Updated: Mar 10, 2020
Written by Casey
"Creativity takes courage."
― Henri Matisse
Creative Ministry is fun, it's challenging, and it does take a lot of courage. When you create for Ministry purposes, most of the time, you're at the mercy of other's demands. What's the color scheme, what's this supposed to speak to your audience, is there a different font you can use, I don't like the colors and so on.
Along with your "clients" suggestions and demands, you're also pressured to do "creative Ministry" a certain way. At times it feels like there is an unspoken expectation that if you're not using this computer, that software, this camera whatever the "it" may be, you aren't a " good creative." I have my preferences for equipment and software I use. I'm a PC guy, I like Sony cameras, I don't use Premiere for my video editing, I like android over apple. And what's funny is I can actually feel the raised eyebrows as you read this.
The point is that it doesn't really matter the tools you use. What matters is the end results. If you have a process that you're comfortable with, stay with it. Don't let other's opinions of preference deter you from your creative process. One of the most challenging aspects of creative church ministry is that we have adopted this mentality.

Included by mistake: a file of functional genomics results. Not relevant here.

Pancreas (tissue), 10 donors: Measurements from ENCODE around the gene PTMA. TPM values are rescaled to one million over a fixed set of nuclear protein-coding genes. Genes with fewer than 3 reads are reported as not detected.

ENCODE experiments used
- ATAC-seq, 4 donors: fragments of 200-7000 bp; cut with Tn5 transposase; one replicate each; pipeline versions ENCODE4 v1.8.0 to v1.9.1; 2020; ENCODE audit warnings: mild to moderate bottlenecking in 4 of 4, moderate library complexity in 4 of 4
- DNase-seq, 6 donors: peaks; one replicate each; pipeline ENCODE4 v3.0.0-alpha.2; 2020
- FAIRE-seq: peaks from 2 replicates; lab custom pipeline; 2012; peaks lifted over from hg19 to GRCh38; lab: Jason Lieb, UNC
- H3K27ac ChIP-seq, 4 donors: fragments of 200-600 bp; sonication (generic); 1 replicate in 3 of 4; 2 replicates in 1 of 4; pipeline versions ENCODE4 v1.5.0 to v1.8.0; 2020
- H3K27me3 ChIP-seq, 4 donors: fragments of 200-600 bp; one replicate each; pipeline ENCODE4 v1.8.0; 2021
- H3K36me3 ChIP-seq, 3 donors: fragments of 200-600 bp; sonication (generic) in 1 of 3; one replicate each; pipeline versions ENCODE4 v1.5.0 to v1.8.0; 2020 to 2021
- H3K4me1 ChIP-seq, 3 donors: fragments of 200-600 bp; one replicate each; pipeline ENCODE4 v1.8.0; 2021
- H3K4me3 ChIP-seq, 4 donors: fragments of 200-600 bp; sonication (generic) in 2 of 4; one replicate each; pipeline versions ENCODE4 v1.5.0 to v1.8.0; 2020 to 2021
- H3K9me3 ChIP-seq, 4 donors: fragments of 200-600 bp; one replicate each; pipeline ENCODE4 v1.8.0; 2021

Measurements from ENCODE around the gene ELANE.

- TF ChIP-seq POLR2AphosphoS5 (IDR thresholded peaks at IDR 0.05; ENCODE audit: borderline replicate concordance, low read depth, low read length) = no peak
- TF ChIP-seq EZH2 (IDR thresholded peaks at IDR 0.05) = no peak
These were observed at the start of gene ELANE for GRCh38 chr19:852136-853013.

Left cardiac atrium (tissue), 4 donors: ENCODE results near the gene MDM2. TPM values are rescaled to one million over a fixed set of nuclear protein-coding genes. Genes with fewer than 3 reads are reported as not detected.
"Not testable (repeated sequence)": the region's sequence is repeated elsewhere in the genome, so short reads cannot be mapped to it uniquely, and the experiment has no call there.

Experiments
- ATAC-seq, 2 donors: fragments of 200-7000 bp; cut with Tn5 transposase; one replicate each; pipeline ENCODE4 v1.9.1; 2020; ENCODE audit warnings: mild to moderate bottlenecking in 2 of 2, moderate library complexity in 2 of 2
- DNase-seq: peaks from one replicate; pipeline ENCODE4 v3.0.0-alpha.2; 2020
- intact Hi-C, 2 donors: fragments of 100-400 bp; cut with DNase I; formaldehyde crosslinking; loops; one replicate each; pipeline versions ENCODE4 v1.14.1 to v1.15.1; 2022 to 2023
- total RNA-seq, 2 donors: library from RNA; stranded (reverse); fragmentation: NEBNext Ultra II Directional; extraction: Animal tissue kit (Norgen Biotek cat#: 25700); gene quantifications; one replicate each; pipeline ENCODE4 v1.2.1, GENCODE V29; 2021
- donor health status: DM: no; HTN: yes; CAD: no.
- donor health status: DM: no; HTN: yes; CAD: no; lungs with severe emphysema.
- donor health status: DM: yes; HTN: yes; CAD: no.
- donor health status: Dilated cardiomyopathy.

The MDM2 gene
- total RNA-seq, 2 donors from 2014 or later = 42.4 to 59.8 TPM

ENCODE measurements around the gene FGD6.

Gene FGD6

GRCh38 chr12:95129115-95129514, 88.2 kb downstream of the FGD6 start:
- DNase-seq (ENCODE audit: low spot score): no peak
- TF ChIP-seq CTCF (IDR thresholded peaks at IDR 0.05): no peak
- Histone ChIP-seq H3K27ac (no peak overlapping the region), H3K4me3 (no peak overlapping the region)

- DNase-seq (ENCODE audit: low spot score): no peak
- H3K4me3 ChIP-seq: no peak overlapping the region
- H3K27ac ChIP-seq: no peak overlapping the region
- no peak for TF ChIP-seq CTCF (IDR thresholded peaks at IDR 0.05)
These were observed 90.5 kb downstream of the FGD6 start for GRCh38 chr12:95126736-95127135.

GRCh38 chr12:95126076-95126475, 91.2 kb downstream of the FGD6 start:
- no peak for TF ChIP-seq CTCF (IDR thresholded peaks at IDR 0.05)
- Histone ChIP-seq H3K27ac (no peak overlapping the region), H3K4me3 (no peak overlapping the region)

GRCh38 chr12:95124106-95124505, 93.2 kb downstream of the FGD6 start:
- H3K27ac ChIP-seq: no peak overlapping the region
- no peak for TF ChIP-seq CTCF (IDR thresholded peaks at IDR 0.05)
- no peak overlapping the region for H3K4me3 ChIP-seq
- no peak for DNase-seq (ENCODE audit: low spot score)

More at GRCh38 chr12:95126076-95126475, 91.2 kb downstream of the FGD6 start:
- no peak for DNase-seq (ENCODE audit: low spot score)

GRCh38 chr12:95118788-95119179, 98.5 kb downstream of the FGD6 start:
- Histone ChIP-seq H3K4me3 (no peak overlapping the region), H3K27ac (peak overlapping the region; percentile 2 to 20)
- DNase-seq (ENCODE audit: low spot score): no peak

Go on most churches websites that are looking to hire someone in this field. What you're most likely going to see is a "requirement" for being well versed in the adobe software platform. Now, please don't misunderstand me, I use these platforms. However, there are a few apps in that ecosystem that I don't necessarily prefer. I feel like what we have done is put ourselves in a creative box when creativity is supposed to be freeing and liberating. No one would hire Picasso to paint a beautiful painting and only allow him to use specific tools to get the job done.
Now I will say, I get that it makes sense to look at these platforms. Most creatives are using x y and z. However, my encouragement is, don't cast judgment on someone's calling in the creative arts ministry because they don't follow your process. Look at the end result, look at their heart, their passion, look at what they create rather than how they create. As creatives, we all have our own process, and my process is going to look different than yours. That doesn't mean it's wrong.
"Do not neglect your gift." 1 Timothy 4:14